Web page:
What has been revealed so far, is that bicycle officers were on patrol when one officer [Lt. Brian W. Rice] made visual contact with Freddie, and at that point the officer allegedly watched Freddie run. The runner, Freddie, had done nothing criminal at that point – at least from what officers could objectively know. However, instead of allowing Freddie to run, officers engaged in a chase which ended shortly after. That is where Freddie was detained and then searched. Once opened up and around, officers found five guns, a bloody dagger and some cologne that was actually just explosive material.
Just kidding, they found a pocket-size folded knife – and apparently, according to Marilyn Mosby, the blade piece itself is not against Maryland law. Regardless of the law though, Mr. Gray was in no fashion of the word ‘violent’ before, during or after the police detainment. Law in that situation is victim-less, in the sense that it targets individuals who have not impeded on or encroached on anyone else. Essentially, by passing the law, you are requiring all public enforcement, e.g. police and military, to enforce law through barrel of a gun – which is dressed as moral guidance: drug use or carrying a knife blade in your pocket – scary. These sort of laws, which come by the thousands, are what led to Gray’s death and what is being overlooked entirely.
Advocacy for doing drugs and carrying blades wherever you go is nonexistent in this paragraph, either. But it is time to admit that drug law policies and other state edicts are creating unintended consequences with the public itself. The relationships with police are no longer about solving crime, but handing out citations and chasing drug users – possibly even shutting down a lemonade stand. This has strained trust, and has created violence. For violence to exist in drug trade itself, laws have to exist. Without the prohibition of drugs, the black market monopolies who use violence are no longer able to; and that includes street monopolies ‘gangs’.
Even with Freddie, it is an example of a failure to prohibit drugs, as he is arrested many times for possession and distribution. The failure to prohibit is inherent with any object you try to ban. So to wage a war on ‘drugs’, knowing that you cannot really eliminate the drugs is fallacious, considering at that point, you are only waging a war on the individual who is in possession of said drug. Drug laws are an iron fist in velvet, a one-size-fits-all, socialist can-of-worms that should be done away with today.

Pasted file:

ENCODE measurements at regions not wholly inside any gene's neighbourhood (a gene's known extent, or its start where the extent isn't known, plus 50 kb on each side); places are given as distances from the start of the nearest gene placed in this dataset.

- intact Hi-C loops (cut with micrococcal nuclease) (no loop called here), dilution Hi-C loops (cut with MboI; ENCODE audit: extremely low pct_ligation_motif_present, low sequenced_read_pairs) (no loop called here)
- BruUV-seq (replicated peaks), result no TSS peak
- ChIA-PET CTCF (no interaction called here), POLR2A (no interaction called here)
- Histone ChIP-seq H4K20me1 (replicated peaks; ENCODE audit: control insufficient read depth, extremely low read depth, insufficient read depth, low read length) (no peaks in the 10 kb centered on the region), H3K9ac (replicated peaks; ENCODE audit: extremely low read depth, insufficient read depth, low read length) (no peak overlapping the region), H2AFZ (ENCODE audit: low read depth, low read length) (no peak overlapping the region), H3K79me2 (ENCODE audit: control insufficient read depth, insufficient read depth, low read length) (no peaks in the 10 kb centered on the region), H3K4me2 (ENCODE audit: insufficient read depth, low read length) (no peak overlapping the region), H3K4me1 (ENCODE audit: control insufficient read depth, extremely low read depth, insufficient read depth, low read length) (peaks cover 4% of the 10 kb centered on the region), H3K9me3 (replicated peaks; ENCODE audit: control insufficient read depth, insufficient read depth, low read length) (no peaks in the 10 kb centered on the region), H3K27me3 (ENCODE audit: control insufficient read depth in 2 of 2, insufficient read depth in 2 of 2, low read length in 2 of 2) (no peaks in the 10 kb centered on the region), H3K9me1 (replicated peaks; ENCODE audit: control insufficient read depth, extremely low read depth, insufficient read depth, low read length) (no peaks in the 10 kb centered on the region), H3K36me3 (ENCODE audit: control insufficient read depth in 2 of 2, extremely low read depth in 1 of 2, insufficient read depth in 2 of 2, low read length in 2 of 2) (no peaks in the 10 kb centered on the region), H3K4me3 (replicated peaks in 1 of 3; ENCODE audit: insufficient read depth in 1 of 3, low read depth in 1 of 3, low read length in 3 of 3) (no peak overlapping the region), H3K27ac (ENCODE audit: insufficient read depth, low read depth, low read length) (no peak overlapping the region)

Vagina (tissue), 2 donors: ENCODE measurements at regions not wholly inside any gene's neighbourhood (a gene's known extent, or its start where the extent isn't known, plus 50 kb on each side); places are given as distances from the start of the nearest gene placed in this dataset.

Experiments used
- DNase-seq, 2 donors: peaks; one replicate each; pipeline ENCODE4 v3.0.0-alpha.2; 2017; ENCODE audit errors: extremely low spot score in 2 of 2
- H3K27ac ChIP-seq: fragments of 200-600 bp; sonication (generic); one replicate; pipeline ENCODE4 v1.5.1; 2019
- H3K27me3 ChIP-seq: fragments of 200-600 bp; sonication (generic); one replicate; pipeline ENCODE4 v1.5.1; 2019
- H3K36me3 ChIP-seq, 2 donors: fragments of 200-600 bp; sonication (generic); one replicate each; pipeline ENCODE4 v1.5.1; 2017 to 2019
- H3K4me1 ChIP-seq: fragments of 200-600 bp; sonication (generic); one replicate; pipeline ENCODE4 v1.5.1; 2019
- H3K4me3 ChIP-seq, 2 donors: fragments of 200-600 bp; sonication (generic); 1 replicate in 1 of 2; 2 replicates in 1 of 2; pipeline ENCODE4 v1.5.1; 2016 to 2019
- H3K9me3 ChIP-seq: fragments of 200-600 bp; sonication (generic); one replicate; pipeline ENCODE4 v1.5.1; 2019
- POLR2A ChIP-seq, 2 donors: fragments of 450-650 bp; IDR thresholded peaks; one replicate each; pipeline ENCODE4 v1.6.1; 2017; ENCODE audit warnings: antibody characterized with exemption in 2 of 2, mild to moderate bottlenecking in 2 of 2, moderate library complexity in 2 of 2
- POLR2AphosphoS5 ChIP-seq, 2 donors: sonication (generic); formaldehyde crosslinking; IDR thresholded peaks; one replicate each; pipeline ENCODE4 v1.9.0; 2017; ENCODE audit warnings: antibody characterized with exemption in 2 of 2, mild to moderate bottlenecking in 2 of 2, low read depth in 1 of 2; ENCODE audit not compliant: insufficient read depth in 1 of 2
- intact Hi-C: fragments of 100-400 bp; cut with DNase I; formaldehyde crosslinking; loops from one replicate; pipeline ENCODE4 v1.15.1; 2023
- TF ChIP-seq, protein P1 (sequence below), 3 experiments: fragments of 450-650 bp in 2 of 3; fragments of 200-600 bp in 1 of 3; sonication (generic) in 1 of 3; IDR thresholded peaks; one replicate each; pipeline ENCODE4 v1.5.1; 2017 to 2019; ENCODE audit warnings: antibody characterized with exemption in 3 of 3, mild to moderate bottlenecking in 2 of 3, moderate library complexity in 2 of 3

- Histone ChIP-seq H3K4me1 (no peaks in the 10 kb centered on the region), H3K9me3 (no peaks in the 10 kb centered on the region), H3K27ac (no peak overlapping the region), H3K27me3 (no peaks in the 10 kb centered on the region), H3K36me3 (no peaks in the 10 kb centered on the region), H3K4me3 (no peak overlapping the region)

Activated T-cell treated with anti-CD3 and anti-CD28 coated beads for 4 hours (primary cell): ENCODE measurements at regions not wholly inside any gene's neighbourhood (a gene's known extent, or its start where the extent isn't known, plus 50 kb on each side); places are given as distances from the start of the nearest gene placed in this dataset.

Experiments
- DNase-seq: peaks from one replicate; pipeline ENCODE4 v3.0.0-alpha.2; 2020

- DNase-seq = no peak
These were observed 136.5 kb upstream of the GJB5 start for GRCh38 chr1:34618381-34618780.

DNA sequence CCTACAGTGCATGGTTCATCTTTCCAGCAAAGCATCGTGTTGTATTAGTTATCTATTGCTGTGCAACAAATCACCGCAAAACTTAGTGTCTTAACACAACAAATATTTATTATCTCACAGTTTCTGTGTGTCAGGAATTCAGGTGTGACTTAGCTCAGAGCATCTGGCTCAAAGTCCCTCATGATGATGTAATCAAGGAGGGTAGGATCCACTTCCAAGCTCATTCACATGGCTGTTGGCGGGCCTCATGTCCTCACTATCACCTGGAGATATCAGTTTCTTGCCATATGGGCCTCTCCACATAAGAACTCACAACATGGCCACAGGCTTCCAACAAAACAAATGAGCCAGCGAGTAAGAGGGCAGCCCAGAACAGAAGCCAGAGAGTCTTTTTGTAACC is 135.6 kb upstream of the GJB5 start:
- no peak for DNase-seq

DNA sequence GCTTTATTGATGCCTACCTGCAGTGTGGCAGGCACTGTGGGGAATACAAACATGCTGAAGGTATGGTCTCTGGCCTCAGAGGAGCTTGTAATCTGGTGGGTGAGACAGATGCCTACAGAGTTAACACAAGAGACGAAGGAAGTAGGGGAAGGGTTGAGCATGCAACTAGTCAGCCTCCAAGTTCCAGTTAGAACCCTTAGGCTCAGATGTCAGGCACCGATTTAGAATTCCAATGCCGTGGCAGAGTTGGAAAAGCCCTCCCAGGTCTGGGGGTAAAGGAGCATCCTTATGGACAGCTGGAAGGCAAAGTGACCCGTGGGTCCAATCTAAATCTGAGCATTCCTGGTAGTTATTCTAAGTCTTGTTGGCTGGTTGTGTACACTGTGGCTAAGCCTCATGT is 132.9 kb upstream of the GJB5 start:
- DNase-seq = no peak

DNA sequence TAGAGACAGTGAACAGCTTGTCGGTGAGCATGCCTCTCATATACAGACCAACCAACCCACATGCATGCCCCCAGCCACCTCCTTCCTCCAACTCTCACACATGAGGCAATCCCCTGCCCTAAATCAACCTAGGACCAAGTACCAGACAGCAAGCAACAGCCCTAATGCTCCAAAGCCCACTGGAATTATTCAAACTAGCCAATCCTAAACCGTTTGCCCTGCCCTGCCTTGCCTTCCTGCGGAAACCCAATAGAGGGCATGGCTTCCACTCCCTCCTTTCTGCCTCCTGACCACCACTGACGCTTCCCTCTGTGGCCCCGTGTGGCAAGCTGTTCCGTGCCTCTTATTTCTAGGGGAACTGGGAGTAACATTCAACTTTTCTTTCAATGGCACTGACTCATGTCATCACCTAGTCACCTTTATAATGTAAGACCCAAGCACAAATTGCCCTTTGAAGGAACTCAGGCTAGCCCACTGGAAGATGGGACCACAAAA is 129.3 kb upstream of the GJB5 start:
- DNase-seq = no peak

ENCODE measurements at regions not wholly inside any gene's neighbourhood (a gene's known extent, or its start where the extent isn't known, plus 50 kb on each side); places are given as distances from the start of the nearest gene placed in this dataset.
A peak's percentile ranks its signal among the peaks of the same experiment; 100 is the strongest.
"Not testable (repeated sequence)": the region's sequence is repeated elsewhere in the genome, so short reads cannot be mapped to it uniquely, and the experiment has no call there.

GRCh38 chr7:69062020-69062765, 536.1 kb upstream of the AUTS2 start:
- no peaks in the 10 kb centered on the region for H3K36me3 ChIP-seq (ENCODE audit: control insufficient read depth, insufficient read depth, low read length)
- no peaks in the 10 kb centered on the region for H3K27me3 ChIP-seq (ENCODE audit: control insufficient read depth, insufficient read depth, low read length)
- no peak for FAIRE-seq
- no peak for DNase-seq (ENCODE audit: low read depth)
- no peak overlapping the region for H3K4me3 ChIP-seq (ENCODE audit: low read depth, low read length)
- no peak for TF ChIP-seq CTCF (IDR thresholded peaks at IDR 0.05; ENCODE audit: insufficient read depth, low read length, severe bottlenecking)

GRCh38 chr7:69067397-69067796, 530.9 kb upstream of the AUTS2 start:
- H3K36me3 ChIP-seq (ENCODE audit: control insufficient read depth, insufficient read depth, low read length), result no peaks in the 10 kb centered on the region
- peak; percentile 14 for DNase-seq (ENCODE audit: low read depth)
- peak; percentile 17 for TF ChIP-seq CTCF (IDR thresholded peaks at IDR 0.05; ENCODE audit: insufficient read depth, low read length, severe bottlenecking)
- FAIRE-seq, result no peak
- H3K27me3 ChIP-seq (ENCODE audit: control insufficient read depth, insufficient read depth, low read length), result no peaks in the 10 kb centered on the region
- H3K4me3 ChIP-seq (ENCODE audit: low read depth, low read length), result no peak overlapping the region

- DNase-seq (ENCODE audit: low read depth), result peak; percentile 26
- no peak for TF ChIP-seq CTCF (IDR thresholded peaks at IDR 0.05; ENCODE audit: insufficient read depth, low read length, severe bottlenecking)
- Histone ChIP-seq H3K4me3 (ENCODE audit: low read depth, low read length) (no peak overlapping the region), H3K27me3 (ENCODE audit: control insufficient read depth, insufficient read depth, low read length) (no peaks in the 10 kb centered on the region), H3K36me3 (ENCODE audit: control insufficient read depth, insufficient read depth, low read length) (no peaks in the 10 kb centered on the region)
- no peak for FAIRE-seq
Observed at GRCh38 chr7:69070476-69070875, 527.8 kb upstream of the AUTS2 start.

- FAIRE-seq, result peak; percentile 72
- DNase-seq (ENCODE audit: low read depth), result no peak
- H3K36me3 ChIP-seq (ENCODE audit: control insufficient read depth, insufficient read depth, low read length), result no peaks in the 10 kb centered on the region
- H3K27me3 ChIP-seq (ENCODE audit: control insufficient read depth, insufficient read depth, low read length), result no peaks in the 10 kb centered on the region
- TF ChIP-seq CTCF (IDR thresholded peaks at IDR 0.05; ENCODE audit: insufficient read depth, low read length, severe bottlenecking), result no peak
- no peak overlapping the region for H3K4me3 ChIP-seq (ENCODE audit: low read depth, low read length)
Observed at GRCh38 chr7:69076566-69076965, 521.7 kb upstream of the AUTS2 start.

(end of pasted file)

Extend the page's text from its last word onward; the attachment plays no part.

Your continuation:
One resident who was close to Freddie explained to the Washington Post, “He always got locked up because he’d tell the cops, ‘I ain’t afraid of you.’ He wouldn’t back down. He ran because they always beat him up.” Whether Freddie was afraid or not, he knew one day to run, and it was for good reason, because after the police caught up with Mr. Gray, they decided to let him tumble in the back of a van, instead of provide medical attention, per his request.
Not to fantasize over statistics, it has been under-reported that since the federalist’s ‘war on drugs’, started by President Richard Nixon, addiction rates in the United States have remained steady. Based on the government’s expenditures, drug prohibitionists spent $2 billion in 1970 (start) and $20 billion in 2010 (current) on fighting drugs, or people really. Increase in money funds has done nothing to stop addiction rates in the United States. The researcher of the statistics, Matt Groff, notes, “Drug use and abuse exists on a spectrum and as a society we must accept that some portion of the population will be addicted to drugs even if we don’t like it,” believing State prohibition will not create better results.
Friend of Freddie, who actually filmed the infamous video of Gray being carried off like timber wood, explained to Think Progress, “I just hope that whatever happens, Freddie gets the justice that he deserves.” In the coming months, court trials will be debated, hashed over and cherry-picked, but just remember that Freddie Gray is one more victim to the Drug War, and for that, he is dead.
Written by Ezra Van Auken for TheStateWeekly.com